Since Gord Downie passed, I’ve been living on Spotify binges of Tragically Hip and regret that I never saw them live. Well, at least those of us who didn’t can swill some 2016 The Tragically Hip Ahead By A Century Chardonnay #483875 $19.95. This is made by Stoney Ridge Estate Winery, I believe. The style is moderately oaked until a finish which carries some butter. Flavours are citrusy with the typical green apple of Chardonnay. This is a nice Chard for afternoon sipping and falling off, I mean sitting on, the dock.

I took a wander down to Niagara with my niece a few weeks ago. My goal? To see as many wineries that were new to me as possible. What actually happened? First let me explain that there are over 100 wineries in Niagara. And, yes, I should be able to spend a day seeing only ones who’s threshold I haven’t crossed. Well, I tried and saw two of the new ones. But, I still had to take her to Tawse and Malivoire. It’s just not a trip down there without my Visa getting a workout at these two places. This week, there’s a very nice red from one of those guys waiting for you – 2016 Malivoire Gamay #591313 $17.95. Gamay is done really well here. Malivoire has a Small Lot Gamay that’s worth scouting and ordering on line. This one isn’t as complex as that – straight forward, fresh wine. Feels like you’re at the winery even when you’re home. Red, red, red fruit. A little heavier in the mouth – hotter – than usual but a very nice sipping wine or with noshes, salads. A slight cill doesn’t hurt this wine either. Perfect summer hostess/host gift.

If you’re jonesing for a day on the patio, and who isn’t, there’s a whack of 2017 rosé already on shelves:

2017 Gérard Bertrand Côte Roses des Rosé #373985 $18.95

2017 Caves d’Esclans Whispering Angel #325076 $29.95

2017 Henry of Pelham Family Estate Rosé #613471 $14.95

2017 Malivoire Ladybug Rosé #559088 $16.95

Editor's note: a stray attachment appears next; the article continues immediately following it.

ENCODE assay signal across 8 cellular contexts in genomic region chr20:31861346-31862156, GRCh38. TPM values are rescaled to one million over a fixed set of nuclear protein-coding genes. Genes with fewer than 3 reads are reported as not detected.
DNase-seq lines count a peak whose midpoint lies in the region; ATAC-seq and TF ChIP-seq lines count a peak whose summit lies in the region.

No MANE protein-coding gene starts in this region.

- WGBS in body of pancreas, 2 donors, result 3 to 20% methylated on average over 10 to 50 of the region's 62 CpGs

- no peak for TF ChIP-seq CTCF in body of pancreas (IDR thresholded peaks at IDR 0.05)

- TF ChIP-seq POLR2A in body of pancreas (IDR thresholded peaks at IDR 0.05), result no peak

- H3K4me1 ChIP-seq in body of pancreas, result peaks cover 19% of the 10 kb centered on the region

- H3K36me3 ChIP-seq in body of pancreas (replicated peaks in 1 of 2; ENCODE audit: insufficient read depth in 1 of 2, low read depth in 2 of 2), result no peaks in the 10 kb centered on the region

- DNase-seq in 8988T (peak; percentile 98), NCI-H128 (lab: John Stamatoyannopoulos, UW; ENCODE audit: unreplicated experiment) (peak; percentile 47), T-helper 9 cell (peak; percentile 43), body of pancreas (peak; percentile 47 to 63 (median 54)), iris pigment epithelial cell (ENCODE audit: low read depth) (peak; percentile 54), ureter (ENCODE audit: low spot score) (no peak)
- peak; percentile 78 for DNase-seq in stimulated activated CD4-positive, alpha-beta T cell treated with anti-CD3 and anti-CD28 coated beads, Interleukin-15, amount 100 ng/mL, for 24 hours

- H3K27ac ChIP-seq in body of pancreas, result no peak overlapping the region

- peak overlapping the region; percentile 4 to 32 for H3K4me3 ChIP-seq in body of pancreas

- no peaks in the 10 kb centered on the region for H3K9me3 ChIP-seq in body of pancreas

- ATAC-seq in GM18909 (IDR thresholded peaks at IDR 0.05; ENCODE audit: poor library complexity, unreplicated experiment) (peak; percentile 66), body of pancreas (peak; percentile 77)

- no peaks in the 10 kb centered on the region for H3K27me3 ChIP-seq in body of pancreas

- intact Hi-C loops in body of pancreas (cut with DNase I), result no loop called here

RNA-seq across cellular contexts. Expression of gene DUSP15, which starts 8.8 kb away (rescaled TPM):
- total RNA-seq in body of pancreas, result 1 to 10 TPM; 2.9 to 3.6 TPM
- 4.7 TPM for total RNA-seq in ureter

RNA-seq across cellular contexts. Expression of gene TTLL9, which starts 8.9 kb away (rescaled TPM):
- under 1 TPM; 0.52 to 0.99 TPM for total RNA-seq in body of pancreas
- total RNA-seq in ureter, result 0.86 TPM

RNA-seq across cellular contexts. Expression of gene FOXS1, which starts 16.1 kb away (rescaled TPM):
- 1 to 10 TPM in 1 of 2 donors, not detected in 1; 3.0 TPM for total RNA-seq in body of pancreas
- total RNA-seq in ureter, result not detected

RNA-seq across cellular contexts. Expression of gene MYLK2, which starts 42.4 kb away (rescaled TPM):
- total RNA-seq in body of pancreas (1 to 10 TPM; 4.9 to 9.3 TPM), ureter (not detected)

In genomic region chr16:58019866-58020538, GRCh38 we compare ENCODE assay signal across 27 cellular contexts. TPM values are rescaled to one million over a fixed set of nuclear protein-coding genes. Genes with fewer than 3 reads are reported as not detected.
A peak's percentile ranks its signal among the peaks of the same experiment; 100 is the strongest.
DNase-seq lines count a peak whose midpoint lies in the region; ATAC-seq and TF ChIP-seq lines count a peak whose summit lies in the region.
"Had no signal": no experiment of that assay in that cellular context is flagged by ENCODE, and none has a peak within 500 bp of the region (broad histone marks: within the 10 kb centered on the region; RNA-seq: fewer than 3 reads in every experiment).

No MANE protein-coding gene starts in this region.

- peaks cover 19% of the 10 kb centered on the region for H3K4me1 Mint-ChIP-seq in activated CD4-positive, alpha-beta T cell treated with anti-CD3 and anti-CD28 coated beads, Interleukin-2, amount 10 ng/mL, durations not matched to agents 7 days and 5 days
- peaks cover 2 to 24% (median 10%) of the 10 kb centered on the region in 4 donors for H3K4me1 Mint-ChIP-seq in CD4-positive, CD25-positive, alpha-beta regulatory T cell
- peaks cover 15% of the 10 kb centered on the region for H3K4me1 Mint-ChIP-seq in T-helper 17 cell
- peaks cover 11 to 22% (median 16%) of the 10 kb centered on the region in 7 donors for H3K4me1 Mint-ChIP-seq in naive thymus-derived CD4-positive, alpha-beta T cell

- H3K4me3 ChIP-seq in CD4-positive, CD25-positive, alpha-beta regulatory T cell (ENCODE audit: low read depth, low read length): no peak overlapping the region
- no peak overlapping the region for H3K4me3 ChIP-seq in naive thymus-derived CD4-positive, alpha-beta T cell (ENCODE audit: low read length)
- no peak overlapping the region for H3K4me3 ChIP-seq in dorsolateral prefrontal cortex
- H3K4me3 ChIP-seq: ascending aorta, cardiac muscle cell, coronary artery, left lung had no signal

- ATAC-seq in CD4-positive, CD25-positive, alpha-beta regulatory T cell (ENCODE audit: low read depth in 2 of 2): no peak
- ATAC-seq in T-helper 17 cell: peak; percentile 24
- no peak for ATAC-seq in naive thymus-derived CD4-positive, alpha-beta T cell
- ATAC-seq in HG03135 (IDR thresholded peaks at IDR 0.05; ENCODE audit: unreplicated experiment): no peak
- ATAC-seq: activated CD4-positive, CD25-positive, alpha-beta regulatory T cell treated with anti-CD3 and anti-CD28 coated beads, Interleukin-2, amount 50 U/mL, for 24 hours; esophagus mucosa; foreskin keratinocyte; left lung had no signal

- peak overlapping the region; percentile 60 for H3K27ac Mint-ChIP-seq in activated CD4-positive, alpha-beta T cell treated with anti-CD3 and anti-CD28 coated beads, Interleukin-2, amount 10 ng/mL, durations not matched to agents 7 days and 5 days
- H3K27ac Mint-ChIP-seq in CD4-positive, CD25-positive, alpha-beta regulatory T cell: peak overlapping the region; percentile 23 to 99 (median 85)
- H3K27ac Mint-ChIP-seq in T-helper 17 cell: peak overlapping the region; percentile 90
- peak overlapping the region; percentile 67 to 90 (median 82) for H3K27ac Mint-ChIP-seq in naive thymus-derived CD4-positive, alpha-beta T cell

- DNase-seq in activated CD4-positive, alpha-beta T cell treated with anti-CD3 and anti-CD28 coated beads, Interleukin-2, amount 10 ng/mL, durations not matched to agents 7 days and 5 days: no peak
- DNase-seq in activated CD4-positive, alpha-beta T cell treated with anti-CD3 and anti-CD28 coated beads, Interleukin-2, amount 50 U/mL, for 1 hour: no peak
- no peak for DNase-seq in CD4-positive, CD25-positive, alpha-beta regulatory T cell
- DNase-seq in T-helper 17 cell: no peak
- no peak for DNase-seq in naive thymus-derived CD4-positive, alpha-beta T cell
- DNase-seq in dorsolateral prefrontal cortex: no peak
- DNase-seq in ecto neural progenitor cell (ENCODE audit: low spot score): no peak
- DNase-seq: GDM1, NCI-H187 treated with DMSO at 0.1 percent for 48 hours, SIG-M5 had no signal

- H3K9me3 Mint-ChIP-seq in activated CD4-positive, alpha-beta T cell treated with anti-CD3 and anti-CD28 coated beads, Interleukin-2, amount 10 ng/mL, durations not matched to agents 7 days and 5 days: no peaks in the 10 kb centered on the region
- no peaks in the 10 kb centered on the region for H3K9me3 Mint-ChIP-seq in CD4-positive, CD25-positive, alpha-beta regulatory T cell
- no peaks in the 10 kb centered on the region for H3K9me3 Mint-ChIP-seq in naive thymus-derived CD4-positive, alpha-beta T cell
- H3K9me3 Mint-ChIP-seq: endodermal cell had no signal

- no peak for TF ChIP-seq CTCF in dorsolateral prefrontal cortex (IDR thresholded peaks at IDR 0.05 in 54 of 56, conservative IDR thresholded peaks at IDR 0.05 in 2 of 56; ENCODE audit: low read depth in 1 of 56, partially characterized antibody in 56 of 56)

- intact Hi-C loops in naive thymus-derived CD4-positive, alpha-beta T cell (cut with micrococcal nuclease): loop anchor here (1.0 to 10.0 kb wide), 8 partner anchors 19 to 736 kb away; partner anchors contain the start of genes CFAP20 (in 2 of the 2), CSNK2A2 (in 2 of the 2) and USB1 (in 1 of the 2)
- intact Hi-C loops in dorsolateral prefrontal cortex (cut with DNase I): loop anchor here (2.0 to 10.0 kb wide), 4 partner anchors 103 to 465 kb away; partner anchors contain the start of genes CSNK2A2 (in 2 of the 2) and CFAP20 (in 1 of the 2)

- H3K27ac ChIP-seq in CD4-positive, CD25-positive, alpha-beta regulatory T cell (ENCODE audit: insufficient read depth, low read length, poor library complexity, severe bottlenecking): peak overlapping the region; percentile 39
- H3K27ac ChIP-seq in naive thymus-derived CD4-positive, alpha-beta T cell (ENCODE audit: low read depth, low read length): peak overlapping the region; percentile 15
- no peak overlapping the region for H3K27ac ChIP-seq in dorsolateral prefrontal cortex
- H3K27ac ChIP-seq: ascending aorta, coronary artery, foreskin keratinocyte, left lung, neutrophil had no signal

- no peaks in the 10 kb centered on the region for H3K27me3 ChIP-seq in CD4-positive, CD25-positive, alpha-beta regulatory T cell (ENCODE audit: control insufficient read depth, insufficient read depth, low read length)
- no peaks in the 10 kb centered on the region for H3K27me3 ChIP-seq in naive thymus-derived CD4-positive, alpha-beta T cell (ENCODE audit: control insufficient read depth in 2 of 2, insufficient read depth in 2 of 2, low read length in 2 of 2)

Keep an eye out for the mess of Provence and Tavel rosés which should be hitting the mothership soon.

Pitch #2: “Four wine bloggers are given different already prepared stages of a three course meal. Then they open a mystery basket of wine barrels. Well, maybe we have to work on that part seeing as barrels are bigger than baskets. But, suffice it to say, there are several barrels of different wines.They have 25 minutes to blend the perfect wine to go with the appetizer, main, or dessert that they are presented with. The worst blender drops off each course. Their wines are judged by other wine bloggers (some savvy cross-marketing with Pitch #1). Winner after three courses gets to take the barrels home and claim the title – Top Blend Champion.” What do you think?

Maybe have to work a bit on the television ideas. Help me out if you’ve got a good one.

Cheers.

Bill

 

 

Open Wide – The Rainbow Daily Slosh

15 Mar

 

Most times, my obsession with wine doesn’t embarrass me. However, I just changed dentists and at my first meeting with my new guy, he asked me what I did. I could have given my usual response that I am a lonely man relegated to glimpses of his mediocre past through a veil of regret. But instead, I said that I was basically retired and was somewhat obsessed with wine. He asked for my web site and I thought that would be it. The next time I was there, he came in with a huge smile and loudly said, “Bill, I checked out your web site and boy you drink a lot of wine!”